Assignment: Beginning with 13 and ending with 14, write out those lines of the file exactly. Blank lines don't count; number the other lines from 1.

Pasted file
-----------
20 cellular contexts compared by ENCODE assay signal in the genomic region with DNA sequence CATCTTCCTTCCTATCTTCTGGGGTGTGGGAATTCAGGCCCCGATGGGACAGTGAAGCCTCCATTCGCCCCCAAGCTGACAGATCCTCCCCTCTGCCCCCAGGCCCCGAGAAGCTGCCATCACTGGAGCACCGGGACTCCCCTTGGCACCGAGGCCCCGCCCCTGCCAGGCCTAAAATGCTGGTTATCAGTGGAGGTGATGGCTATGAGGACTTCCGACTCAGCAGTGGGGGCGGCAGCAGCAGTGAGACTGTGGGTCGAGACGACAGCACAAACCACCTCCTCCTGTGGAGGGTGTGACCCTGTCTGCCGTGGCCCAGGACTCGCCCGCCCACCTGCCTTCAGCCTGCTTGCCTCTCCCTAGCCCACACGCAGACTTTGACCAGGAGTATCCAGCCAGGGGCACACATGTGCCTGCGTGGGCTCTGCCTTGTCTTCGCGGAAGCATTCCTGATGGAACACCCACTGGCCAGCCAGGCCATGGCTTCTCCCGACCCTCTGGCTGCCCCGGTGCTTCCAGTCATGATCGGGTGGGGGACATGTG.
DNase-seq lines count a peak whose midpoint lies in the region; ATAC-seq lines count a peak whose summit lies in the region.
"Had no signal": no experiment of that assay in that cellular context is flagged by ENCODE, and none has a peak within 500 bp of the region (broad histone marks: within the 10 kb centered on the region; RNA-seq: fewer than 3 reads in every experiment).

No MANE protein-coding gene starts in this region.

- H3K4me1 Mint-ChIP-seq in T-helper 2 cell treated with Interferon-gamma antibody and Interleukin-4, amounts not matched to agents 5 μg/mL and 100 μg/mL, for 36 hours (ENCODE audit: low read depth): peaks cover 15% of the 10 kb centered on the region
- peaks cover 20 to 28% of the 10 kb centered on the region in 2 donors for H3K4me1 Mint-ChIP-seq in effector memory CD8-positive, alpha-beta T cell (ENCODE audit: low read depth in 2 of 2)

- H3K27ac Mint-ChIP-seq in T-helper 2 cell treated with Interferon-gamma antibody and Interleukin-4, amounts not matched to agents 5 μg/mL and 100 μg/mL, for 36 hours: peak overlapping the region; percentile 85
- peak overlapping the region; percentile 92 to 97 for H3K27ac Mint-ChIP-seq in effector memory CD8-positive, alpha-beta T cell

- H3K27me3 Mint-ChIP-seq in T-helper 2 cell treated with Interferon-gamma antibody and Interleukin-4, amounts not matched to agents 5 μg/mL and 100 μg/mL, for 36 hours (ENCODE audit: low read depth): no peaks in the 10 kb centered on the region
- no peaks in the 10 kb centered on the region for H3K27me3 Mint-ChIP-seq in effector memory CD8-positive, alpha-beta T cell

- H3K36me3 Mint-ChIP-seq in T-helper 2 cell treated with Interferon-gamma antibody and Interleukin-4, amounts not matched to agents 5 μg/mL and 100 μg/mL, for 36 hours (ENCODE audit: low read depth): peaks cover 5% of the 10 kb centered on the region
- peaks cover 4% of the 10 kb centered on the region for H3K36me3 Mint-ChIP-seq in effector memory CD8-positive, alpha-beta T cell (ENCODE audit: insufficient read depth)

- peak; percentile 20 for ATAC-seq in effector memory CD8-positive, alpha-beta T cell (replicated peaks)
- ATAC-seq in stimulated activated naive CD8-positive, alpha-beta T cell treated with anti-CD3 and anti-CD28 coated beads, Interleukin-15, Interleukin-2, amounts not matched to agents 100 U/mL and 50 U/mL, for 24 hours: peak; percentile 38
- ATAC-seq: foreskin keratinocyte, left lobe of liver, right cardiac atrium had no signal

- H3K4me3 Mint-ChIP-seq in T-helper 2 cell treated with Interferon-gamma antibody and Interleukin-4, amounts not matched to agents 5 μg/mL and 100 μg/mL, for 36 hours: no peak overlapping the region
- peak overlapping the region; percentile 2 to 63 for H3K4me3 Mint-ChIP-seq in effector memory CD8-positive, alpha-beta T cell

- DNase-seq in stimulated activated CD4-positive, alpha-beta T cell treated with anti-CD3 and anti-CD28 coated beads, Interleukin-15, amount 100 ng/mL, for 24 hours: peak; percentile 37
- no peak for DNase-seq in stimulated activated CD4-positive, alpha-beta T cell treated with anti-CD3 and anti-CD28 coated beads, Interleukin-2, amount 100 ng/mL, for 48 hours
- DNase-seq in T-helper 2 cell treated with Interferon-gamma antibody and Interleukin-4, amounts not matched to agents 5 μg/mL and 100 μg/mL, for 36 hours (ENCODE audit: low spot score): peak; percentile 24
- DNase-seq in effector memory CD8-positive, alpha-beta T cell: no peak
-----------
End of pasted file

- peak; percentile 20 for ATAC-seq in effector memory CD8-positive, alpha-beta T cell (replicated peaks)
- ATAC-seq in stimulated activated naive CD8-positive, alpha-beta T cell treated with anti-CD3 and anti-CD28 coated beads, Interleukin-15, Interleukin-2, amounts not matched to agents 100 U/mL and 50 U/mL, for 24 hours: peak; percentile 38